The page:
Honey Bee Health Guide
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Honey bees and other pollinators have been declining in abundance and species diversity around the world. The term Colony Collapse Disorder (CCD) was coined in 2006 to describe the mysterious, large-scale sudden disappearances of honey bees in North America and Europe. There is no single cause for these declines, but rather a combination of numerous interacting conditions that include parasites, pathogens, poor nutrition, and exposure to environmental pollution and pesticides. Each of these factors can stress individual bees, and their combination results in weakened colonies that may ultimately fail.
Rather than memorizing the symptoms of all potential maladies, beekeepers should first understand how a healthy colony of honey bees looks and behaves. New beekeepers should begin with healthy bees in brand new equipment. By starting small and watching colonies grow, a new beekeeper can witness bees drawing comb, storing pollen and honey, and can observe all the various growth stages of honey bee from eggs to adults. Becoming familiar with a healthy colony better prepares a beekeeper to later recognize problems in early stages, and to intervene before problems become significant.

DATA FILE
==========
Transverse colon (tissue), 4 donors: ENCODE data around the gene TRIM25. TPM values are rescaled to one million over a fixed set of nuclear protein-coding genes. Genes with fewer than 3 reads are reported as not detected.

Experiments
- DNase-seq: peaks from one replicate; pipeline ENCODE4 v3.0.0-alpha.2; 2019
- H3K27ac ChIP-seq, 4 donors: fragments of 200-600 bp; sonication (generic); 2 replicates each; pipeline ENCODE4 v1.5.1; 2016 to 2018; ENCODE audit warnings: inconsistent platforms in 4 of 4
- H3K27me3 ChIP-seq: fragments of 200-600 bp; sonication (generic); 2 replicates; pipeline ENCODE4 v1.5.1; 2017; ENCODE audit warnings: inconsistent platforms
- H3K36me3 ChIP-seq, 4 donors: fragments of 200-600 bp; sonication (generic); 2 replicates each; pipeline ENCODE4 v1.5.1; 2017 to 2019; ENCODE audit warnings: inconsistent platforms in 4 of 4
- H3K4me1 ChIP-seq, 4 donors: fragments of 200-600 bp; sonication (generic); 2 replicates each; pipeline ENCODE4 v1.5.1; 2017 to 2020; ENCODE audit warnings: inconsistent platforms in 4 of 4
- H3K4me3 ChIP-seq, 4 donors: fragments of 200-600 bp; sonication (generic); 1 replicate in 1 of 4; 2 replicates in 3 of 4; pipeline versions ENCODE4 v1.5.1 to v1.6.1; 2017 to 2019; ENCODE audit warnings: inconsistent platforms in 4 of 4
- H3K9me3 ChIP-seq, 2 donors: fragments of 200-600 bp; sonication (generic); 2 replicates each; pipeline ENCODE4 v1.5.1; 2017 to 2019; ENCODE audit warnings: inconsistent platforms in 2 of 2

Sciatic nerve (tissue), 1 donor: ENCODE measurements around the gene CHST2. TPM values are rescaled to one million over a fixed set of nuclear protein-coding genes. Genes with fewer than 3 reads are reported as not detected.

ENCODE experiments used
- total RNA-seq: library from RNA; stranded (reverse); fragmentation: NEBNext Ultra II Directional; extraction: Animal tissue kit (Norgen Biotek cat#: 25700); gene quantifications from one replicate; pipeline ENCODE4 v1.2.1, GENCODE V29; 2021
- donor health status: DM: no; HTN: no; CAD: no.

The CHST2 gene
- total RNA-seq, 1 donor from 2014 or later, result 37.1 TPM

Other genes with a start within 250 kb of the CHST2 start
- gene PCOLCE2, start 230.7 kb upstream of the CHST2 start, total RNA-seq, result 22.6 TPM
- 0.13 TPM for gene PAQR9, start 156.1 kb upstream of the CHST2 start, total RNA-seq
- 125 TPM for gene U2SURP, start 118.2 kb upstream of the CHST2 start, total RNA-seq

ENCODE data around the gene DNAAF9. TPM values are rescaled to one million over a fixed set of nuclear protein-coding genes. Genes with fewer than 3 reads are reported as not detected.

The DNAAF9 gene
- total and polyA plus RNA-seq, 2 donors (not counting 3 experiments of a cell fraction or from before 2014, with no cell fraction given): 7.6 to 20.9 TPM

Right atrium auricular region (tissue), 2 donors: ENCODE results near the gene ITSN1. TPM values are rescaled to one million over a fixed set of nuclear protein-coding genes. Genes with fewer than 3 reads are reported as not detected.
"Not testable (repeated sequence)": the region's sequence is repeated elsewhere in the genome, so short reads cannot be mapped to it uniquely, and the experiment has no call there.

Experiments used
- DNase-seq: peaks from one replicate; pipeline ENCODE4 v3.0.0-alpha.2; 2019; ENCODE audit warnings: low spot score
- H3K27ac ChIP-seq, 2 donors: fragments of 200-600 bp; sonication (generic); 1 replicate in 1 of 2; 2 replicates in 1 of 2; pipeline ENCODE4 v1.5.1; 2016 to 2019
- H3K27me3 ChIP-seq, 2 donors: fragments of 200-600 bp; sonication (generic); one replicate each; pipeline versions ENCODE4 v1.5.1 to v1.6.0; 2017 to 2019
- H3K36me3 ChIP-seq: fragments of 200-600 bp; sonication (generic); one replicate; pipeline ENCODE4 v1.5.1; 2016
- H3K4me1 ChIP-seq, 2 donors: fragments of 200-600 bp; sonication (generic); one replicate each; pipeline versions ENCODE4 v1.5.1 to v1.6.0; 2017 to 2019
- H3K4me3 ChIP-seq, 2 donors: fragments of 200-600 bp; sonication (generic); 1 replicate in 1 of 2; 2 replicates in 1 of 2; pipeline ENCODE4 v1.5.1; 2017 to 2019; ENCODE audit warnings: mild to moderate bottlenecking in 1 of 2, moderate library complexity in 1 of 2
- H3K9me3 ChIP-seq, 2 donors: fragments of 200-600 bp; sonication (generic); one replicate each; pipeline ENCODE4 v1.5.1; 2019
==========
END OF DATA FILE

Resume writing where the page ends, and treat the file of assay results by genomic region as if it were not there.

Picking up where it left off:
Beekeepers are encouraged to take an integrated approach to honey bee health. By understanding and minimizing multiple stressors on bees, beekeepers can improve overall colony health and increase hive productivity.
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